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Supporting Kids Who Argue with Parents Often

Sometimes we all get into arguments with those we love. It is important to acknowledge that it is healthy to disagree sometimes, even with your parents. The problem is when you argue “ALL” the time or you seem to imply that your parents are rarely in the right. There are a few things to remember:

1. Your parents are people too.

  1. Your parents are not perfect. We all make mistakes and I don’t know about you but most of us have a hard time admitting when we make them. Or even sometimes noticing. But apologizing is one of the greatest gifts anyone can give.

  2. Parenting you does not come with a handbook. If you go to the bookstore and go to the parenting section there are thousands of books on how to parent. There is no right way to do it.

  3. Your parents have feelings and emotions and yes, you can hurt their feelings. Parents can feel emotionally vulnerable and inadequate just like we can. They can have their feelings hurt or feel lost or out of control. Apologizing and recognizing that we hurt them can go a long way.

  4. Parents have good and bad days too. Sometimes they are not feeling good or have bad days at work and it is okay to be nicer to them on those days.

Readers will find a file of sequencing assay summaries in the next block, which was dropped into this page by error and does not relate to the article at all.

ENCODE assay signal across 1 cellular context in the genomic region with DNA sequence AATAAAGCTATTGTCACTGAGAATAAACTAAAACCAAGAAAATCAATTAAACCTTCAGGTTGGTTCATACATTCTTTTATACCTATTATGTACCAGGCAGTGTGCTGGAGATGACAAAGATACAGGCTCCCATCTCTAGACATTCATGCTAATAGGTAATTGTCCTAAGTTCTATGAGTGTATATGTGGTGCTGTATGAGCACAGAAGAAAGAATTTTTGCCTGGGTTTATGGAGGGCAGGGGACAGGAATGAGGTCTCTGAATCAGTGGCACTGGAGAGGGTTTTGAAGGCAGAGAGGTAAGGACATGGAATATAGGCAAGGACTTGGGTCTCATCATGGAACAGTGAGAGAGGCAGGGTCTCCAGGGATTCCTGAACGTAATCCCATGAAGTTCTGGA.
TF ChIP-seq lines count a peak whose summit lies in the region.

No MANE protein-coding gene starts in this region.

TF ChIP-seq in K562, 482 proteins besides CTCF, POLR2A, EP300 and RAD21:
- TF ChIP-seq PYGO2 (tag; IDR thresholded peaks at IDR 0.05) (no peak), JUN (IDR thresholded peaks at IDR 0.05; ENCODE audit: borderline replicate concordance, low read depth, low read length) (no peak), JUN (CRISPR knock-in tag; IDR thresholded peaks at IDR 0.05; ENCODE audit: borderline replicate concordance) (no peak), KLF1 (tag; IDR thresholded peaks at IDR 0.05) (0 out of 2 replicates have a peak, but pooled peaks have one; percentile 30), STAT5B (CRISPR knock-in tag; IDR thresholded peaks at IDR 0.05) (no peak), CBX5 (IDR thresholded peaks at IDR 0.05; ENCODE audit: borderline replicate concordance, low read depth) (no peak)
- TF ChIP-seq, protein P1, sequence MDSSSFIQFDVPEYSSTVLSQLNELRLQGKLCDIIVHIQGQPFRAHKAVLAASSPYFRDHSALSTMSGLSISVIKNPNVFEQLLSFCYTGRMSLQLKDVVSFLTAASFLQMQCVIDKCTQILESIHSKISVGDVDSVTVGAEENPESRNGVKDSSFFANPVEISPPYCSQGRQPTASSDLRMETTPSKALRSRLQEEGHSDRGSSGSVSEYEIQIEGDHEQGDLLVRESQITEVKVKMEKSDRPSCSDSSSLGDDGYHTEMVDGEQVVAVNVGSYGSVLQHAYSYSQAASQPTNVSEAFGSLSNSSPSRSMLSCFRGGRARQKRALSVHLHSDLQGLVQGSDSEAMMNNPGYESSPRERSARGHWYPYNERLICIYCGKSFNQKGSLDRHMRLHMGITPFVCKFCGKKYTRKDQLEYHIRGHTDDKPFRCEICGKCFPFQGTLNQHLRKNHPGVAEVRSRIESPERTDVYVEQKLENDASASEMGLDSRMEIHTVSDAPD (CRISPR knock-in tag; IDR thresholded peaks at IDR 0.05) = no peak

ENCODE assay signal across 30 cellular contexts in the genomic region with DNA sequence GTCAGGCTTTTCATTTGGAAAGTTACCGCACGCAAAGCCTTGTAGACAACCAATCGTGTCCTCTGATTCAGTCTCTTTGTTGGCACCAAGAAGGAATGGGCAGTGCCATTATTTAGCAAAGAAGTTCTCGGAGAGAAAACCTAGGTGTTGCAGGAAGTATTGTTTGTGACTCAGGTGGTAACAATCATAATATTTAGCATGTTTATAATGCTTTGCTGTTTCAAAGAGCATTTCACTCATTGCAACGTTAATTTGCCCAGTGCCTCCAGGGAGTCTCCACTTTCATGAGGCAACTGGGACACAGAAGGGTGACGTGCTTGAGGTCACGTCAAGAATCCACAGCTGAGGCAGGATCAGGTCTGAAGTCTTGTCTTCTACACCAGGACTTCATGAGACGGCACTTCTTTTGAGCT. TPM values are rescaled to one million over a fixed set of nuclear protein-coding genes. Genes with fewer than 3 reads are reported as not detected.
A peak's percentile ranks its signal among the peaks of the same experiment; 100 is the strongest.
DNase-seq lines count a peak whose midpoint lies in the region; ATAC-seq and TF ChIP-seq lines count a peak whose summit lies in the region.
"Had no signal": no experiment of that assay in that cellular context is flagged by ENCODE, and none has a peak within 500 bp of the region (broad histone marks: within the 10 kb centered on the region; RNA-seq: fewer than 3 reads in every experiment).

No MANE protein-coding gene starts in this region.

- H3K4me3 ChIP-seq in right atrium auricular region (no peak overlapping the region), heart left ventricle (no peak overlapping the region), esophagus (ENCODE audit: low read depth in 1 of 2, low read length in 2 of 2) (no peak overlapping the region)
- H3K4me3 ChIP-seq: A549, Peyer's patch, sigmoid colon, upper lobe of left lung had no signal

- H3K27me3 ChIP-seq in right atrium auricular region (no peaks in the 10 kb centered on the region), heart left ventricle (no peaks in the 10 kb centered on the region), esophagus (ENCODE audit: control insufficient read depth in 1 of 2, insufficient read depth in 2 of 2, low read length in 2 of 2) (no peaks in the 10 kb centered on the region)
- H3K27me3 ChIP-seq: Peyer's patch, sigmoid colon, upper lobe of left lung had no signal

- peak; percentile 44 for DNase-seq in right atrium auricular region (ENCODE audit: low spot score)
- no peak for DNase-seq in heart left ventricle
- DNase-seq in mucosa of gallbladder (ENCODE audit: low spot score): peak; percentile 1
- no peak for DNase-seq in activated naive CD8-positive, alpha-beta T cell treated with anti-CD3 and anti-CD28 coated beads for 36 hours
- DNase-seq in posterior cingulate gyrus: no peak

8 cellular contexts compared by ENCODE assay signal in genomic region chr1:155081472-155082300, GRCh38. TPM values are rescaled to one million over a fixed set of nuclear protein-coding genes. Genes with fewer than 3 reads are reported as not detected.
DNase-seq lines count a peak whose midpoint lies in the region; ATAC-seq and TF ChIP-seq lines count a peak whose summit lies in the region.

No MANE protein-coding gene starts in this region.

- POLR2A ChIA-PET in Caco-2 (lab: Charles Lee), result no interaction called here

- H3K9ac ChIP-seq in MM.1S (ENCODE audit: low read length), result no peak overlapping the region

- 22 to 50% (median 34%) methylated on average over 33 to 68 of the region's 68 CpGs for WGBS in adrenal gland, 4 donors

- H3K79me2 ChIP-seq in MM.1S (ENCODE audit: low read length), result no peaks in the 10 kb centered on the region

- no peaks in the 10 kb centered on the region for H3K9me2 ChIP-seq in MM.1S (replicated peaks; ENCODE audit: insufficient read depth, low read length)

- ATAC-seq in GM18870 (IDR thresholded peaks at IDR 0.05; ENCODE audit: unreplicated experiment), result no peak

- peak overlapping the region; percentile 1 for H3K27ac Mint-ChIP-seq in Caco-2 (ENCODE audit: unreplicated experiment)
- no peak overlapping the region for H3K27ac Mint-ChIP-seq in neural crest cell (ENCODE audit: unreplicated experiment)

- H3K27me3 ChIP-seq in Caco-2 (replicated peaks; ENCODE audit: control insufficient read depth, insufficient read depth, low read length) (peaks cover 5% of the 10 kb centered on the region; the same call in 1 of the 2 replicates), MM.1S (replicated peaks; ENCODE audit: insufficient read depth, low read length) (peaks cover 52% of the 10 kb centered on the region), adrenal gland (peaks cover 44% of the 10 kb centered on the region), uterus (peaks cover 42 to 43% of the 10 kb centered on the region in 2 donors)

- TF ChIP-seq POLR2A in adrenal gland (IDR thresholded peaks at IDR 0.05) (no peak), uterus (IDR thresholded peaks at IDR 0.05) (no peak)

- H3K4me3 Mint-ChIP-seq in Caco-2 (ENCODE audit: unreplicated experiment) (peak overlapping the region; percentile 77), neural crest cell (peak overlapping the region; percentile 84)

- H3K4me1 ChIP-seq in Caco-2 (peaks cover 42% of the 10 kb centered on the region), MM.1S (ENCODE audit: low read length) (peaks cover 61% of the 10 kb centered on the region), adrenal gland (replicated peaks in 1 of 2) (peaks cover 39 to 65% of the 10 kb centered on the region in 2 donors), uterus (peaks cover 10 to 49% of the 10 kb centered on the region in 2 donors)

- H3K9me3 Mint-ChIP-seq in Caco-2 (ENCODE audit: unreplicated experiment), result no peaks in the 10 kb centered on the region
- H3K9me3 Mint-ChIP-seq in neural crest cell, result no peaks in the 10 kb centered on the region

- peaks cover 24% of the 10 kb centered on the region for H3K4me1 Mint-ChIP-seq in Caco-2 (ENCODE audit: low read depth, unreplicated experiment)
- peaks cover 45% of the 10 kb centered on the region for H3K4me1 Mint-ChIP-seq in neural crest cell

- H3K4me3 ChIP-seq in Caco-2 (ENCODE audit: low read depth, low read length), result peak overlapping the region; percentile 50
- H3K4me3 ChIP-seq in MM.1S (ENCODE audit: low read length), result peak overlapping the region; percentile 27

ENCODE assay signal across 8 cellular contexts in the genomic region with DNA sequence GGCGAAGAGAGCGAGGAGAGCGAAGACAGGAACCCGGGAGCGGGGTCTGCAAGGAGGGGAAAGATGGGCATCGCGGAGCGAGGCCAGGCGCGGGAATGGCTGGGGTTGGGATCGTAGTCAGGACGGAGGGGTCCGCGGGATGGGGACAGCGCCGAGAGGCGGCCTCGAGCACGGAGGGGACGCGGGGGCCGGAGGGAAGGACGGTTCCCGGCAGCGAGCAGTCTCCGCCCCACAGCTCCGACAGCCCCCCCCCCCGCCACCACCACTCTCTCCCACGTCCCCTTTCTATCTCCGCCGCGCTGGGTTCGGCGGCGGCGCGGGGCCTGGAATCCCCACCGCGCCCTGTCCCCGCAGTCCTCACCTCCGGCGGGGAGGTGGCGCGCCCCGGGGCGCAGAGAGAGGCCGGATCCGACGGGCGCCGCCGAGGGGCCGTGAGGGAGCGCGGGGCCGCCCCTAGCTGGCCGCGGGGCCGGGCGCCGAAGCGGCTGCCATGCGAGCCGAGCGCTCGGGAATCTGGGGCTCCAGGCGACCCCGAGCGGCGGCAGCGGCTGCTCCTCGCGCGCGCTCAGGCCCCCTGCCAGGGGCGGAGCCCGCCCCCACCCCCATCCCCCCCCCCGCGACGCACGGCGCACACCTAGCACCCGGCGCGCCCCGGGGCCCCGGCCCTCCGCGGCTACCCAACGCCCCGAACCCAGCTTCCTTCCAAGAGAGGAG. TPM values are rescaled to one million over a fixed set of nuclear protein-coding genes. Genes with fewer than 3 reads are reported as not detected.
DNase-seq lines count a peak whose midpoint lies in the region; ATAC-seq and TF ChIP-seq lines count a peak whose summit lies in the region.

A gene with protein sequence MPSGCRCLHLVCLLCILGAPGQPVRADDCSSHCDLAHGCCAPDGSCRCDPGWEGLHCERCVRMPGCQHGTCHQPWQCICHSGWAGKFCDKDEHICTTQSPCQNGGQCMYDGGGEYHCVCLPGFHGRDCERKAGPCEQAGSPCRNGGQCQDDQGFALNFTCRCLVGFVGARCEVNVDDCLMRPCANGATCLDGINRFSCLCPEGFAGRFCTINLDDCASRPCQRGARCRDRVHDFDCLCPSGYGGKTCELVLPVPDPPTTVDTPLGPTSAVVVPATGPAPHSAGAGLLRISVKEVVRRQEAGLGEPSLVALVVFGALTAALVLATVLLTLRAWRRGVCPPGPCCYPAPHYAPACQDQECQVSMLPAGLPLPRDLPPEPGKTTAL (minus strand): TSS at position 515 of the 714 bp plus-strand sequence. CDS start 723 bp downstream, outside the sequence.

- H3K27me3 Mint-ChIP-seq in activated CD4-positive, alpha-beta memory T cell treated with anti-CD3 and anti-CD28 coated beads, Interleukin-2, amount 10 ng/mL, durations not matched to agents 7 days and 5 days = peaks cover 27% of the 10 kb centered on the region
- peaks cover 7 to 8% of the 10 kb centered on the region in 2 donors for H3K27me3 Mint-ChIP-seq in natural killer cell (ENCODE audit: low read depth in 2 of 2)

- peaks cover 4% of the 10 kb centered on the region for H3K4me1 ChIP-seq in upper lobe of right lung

2. Learn to say you are sorry. Apologizing for times when we have gone too far or have made mistakes. This can make a huge difference in repairing damage arguing may have caused. The apology must be:

  1. Authentic-genuine

  2. Personalized-directed to the person who was harmed

  3. Specific-about what happened

  4. The tone must be honest and without a hint of sarcasm

3. Parents likely know more than you do about almost everything. I know it is hard to believe sometimes, but remember, they have been on this earth a lot longer than you and have a lot more life experience, if not significantly more education. Trust that they have a good idea of what they (and you) are talking about. They may not know about all things going on today..but they know more than you likely give them credit for. Be willing to listen to their point of view and advice with an open mind.

4. Learn to use “I” statements. I feel _______when you _________. For example,

  1. Stop yelling at me. I don’t like it!! (with a raised voice.) Instead, you could say, “I feel anxious and nervous when the volume of your voice goes up. I interpret that as you yelling at me.”

  2. With a raised voice, “Why don’t you ever let me hang out with my friends?”, and you stomp away. Instead, you could say, “I feel frustrated when you don’t let me hang out with my friends when I ask if I can. I am confused about the reasons you will not allow me to.”

5. Get to know your parents as people. Hang out with your parents and have fun. Enjoy time together. Be curious about who they are. See them as people worth valuing in your life.

Written by Paulette Caswell, MSW, LICSW

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